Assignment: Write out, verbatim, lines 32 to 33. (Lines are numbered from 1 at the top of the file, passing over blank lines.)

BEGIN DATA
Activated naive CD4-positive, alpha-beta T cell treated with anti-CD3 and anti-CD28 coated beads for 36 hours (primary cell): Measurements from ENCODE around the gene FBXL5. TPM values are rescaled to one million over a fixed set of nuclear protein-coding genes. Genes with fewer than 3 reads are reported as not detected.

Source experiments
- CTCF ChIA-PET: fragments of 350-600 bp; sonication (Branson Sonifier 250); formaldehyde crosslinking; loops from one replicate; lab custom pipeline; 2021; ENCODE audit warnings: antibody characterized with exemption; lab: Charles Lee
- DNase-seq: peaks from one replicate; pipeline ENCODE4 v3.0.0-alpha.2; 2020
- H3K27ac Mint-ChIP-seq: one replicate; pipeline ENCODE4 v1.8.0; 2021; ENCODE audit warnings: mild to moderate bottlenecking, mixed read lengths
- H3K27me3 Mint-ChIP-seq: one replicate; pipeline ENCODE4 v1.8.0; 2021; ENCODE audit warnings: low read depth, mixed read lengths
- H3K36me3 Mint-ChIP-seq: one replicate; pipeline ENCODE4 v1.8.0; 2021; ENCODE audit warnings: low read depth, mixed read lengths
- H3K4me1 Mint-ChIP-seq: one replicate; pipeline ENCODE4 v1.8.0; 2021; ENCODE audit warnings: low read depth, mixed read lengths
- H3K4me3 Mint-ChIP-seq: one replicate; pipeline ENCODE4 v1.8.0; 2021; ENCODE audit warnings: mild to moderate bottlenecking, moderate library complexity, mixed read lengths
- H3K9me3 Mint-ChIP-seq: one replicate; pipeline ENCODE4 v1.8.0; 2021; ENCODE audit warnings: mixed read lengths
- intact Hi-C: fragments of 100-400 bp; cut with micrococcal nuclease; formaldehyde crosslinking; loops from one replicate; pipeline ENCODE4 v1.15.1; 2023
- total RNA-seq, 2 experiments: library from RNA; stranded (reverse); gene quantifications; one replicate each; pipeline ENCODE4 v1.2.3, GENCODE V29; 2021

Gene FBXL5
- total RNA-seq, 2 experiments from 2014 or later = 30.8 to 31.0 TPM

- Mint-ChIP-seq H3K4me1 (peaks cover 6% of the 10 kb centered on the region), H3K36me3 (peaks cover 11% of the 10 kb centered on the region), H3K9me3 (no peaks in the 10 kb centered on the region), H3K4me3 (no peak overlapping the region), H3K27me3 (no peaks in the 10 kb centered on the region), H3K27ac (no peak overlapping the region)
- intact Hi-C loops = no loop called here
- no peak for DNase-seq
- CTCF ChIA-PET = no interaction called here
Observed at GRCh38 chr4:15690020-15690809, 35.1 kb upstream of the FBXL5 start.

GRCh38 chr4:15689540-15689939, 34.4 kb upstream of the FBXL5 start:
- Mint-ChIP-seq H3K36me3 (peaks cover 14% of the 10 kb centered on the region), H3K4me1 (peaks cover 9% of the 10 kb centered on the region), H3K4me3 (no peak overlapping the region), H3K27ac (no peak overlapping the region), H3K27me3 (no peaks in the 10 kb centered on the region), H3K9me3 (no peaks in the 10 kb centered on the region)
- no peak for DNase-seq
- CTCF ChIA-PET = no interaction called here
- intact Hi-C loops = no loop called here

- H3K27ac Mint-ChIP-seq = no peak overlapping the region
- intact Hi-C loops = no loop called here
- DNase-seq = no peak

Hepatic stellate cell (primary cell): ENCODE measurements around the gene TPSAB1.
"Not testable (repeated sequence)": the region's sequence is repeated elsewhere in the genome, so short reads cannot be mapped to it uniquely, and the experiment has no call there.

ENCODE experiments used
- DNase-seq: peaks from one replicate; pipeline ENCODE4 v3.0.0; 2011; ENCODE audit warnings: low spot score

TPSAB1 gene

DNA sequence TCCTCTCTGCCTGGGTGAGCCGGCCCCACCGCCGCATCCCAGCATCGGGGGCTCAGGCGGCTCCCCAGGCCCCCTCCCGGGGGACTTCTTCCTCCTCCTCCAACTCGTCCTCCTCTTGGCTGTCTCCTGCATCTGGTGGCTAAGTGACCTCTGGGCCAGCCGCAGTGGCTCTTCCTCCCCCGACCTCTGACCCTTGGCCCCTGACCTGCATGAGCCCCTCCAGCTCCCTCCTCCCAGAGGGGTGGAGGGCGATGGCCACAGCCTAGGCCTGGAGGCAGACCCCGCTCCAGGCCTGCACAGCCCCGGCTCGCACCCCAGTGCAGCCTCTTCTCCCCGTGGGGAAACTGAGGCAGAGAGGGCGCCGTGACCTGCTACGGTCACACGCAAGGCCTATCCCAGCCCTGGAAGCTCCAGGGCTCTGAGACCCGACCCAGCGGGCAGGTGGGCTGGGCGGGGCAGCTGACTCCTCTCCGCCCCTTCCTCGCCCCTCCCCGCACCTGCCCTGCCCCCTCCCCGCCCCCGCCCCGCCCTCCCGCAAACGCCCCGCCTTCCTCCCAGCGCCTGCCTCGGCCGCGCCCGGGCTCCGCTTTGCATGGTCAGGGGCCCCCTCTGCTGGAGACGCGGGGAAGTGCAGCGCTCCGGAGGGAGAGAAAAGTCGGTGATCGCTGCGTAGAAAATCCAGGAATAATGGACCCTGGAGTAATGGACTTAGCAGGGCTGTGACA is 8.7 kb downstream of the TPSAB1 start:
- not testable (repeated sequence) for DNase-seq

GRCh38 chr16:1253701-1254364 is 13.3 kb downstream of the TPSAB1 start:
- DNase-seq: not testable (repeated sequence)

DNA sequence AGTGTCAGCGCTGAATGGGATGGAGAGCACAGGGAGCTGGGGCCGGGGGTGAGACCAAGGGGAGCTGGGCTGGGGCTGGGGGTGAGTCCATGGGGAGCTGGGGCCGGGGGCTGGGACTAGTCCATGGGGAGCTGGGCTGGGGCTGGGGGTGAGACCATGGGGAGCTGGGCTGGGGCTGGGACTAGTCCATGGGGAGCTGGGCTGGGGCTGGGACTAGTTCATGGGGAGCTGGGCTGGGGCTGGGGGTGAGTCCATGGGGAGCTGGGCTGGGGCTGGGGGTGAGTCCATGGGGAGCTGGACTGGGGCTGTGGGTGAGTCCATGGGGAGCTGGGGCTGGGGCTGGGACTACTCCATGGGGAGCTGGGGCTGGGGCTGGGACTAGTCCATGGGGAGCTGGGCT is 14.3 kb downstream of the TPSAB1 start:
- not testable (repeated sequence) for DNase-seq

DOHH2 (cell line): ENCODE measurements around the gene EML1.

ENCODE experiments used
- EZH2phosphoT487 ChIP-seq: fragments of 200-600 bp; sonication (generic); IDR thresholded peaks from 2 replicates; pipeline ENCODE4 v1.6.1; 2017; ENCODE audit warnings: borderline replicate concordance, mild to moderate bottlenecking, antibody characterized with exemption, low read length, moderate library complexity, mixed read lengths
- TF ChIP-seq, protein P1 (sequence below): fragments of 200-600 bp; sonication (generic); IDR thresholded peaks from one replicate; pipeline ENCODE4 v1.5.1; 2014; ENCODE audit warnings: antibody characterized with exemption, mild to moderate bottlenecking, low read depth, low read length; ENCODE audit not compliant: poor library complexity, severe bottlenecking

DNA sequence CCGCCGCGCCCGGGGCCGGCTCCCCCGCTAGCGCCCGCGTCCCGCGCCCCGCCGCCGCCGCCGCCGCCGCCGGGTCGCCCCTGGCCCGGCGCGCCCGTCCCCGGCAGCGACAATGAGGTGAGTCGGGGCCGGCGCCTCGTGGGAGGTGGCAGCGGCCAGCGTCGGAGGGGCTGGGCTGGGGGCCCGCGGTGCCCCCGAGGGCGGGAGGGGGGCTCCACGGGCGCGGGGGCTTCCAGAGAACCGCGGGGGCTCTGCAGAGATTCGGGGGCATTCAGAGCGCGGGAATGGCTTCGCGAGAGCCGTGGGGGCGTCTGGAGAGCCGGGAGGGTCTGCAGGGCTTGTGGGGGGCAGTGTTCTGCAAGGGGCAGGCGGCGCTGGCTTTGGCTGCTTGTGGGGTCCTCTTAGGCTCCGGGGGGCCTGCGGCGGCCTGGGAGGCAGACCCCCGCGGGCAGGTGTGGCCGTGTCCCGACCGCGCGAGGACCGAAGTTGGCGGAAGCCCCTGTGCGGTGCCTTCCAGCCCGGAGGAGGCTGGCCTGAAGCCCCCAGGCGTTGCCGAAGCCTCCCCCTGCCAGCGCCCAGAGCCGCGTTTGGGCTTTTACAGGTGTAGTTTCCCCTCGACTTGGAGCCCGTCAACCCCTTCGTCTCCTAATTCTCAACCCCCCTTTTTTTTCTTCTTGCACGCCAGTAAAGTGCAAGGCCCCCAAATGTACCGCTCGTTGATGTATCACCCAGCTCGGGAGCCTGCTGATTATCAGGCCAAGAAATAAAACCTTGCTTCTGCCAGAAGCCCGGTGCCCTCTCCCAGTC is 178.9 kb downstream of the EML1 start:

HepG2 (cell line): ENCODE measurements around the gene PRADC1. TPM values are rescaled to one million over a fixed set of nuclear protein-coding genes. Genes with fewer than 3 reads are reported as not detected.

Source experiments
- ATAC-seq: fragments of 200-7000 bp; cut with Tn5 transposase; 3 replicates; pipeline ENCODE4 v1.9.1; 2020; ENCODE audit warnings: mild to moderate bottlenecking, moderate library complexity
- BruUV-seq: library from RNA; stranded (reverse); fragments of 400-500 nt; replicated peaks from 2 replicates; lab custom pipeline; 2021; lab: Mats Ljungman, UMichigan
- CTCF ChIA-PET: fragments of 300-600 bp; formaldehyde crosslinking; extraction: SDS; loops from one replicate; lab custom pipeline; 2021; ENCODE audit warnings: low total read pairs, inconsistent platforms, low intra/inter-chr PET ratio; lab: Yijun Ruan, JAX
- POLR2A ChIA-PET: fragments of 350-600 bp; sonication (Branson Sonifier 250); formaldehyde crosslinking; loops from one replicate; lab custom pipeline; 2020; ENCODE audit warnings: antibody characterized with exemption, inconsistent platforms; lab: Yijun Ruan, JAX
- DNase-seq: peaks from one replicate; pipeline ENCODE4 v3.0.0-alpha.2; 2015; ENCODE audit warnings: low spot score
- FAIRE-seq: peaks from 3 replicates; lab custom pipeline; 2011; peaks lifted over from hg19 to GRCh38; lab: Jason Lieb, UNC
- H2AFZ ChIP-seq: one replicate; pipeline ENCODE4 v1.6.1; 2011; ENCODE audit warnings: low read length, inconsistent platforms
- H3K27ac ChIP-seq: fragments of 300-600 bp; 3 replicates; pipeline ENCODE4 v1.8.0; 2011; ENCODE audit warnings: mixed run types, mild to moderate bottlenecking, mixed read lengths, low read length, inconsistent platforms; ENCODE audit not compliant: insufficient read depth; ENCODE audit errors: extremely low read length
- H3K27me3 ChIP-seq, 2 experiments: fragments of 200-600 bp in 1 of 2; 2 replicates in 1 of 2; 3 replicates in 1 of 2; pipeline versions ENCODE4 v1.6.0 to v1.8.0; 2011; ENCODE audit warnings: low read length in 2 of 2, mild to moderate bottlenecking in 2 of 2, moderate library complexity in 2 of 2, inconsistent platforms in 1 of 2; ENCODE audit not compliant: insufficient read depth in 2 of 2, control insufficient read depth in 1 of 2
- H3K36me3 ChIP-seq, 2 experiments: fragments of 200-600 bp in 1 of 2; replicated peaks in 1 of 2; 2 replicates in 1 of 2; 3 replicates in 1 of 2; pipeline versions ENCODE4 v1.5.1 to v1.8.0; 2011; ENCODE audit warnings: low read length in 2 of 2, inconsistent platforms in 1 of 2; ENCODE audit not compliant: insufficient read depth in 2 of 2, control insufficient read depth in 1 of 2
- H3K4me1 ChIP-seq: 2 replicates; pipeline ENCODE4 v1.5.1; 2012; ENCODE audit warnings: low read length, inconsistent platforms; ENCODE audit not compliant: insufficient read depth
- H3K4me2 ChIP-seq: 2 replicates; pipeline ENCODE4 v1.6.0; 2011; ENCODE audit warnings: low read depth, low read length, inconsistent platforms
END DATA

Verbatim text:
TPSAB1 gene

DNA sequence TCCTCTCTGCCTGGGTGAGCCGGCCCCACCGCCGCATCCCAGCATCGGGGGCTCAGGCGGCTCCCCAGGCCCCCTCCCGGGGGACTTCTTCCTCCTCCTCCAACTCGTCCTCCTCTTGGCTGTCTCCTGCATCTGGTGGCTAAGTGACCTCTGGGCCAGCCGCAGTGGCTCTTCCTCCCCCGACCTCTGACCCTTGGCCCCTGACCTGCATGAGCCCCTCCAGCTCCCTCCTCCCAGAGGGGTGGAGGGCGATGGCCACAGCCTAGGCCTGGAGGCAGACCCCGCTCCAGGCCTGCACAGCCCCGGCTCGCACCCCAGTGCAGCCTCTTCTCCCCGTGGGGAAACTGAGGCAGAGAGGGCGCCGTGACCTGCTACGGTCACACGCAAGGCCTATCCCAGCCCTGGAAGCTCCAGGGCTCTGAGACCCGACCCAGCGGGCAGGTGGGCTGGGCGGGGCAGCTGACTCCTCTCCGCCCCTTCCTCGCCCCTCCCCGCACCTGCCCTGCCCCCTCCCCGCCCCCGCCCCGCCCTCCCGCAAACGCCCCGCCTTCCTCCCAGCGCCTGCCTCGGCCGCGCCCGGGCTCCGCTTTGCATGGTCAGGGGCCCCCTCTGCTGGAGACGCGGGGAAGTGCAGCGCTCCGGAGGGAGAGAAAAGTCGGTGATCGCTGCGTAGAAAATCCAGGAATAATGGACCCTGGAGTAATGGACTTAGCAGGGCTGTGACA is 8.7 kb downstream of the TPSAB1 start: